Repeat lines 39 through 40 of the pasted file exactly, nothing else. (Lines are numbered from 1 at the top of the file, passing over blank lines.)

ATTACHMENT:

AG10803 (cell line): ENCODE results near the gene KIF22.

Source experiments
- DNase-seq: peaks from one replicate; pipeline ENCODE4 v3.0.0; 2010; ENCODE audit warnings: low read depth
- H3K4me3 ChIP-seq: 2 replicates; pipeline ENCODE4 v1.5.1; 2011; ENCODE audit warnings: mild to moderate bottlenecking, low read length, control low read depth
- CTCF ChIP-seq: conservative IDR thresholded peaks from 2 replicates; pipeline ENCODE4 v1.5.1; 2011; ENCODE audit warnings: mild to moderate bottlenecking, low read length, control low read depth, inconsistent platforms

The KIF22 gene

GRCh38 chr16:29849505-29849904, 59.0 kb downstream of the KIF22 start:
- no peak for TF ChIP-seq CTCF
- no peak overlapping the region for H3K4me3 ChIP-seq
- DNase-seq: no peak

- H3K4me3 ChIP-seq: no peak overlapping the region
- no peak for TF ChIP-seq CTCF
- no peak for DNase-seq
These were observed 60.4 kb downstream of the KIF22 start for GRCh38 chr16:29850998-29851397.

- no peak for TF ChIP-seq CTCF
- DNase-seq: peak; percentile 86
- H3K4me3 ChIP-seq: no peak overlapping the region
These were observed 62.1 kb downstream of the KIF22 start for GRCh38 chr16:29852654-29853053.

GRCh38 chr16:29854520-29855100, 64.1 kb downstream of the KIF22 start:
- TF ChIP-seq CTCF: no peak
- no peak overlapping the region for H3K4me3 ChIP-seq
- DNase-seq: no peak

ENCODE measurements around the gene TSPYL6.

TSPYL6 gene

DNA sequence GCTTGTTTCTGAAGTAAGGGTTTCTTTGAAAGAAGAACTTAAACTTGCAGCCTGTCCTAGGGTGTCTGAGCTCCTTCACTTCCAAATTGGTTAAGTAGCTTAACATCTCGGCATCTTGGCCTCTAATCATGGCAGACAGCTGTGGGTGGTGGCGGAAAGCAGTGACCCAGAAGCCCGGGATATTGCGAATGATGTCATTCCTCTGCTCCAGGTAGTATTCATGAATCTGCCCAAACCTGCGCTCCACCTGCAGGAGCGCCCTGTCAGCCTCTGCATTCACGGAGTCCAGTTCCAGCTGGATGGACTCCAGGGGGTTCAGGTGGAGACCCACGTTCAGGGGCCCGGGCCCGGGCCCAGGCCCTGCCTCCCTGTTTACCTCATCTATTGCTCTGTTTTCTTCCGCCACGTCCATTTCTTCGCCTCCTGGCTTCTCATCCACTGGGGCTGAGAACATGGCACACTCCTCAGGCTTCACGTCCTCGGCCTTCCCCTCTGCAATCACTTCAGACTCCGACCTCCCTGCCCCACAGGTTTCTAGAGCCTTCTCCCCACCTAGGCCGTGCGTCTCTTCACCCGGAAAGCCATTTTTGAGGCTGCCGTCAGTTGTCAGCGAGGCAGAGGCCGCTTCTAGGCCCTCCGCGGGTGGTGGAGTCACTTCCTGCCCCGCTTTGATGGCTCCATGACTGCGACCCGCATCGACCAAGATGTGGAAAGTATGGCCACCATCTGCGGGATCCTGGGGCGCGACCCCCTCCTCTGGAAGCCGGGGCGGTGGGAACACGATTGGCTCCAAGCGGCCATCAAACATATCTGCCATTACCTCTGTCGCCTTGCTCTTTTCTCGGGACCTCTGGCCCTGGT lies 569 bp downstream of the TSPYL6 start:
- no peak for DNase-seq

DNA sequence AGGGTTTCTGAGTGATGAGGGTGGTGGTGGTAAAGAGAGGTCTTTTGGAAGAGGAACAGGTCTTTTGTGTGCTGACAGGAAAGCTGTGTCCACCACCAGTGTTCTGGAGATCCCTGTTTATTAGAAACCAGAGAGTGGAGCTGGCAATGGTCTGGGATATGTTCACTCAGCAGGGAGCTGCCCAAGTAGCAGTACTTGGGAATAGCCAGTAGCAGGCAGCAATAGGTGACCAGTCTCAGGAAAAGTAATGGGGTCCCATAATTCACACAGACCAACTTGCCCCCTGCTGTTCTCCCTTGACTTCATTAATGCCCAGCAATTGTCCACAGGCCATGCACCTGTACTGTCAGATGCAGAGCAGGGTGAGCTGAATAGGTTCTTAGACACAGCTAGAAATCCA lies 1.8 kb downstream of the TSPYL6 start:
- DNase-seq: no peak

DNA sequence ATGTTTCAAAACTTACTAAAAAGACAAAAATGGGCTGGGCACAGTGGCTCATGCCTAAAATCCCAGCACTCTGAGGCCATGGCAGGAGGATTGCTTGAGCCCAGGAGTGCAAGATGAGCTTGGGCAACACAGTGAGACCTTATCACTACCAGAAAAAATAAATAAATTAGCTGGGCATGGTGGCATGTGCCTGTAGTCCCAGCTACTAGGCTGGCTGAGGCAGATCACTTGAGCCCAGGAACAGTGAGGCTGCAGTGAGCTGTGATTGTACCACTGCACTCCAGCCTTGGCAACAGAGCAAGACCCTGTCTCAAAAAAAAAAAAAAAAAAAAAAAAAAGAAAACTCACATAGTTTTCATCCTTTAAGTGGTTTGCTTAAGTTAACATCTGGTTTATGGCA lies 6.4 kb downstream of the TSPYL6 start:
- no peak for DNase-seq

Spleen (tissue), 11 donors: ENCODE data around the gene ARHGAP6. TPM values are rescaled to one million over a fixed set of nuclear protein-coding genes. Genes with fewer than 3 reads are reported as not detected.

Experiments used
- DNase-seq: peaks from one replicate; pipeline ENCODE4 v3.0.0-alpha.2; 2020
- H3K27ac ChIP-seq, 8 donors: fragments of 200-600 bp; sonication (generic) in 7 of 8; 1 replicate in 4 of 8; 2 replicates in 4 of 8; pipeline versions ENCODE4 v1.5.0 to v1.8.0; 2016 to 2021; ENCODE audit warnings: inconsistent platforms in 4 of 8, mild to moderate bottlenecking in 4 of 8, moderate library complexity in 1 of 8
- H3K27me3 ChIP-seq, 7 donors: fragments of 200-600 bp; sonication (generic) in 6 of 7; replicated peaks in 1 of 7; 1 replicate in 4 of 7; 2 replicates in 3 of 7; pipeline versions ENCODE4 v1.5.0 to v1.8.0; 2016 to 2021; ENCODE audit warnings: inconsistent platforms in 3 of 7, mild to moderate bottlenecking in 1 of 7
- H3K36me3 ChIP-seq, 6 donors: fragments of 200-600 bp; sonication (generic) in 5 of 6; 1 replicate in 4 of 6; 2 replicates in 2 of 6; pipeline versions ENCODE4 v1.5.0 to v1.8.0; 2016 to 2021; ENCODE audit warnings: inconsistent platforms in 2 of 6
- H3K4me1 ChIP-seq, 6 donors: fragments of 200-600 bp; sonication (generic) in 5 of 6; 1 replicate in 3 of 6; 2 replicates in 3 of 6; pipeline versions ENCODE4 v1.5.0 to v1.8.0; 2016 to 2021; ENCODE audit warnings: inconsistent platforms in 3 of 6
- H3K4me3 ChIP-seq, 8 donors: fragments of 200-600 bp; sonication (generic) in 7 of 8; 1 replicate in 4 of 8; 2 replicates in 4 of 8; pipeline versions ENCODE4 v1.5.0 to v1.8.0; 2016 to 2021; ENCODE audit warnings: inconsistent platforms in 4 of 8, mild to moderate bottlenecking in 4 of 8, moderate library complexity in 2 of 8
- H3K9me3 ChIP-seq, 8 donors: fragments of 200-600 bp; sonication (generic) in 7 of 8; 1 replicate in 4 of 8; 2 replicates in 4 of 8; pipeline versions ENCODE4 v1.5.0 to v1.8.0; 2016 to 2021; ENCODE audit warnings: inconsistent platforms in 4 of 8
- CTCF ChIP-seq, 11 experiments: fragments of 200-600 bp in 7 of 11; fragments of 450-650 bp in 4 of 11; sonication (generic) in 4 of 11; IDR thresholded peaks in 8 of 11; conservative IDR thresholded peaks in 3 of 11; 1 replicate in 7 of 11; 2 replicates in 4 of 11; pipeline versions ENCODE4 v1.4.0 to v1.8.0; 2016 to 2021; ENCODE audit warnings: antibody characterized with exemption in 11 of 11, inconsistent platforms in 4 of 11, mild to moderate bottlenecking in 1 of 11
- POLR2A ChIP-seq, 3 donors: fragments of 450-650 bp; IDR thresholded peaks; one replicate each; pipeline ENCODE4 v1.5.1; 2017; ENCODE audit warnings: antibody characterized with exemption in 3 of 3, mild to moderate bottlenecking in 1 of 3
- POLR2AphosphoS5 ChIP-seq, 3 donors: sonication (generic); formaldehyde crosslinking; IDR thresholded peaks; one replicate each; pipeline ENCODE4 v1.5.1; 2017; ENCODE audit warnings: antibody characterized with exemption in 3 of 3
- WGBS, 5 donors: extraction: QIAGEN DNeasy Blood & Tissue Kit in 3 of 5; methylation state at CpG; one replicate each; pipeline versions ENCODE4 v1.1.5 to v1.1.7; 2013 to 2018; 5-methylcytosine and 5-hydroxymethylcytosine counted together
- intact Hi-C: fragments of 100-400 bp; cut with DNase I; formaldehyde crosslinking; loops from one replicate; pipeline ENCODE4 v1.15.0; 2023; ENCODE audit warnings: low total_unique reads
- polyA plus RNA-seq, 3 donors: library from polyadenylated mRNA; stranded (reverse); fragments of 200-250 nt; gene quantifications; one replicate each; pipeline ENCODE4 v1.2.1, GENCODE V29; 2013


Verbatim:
- H3K9me3 ChIP-seq, 8 donors: fragments of 200-600 bp; sonication (generic) in 7 of 8; 1 replicate in 4 of 8; 2 replicates in 4 of 8; pipeline versions ENCODE4 v1.5.0 to v1.8.0; 2016 to 2021; ENCODE audit warnings: inconsistent platforms in 4 of 8
- CTCF ChIP-seq, 11 experiments: fragments of 200-600 bp in 7 of 11; fragments of 450-650 bp in 4 of 11; sonication (generic) in 4 of 11; IDR thresholded peaks in 8 of 11; conservative IDR thresholded peaks in 3 of 11; 1 replicate in 7 of 11; 2 replicates in 4 of 11; pipeline versions ENCODE4 v1.4.0 to v1.8.0; 2016 to 2021; ENCODE audit warnings: antibody characterized with exemption in 11 of 11, inconsistent platforms in 4 of 11, mild to moderate bottlenecking in 1 of 11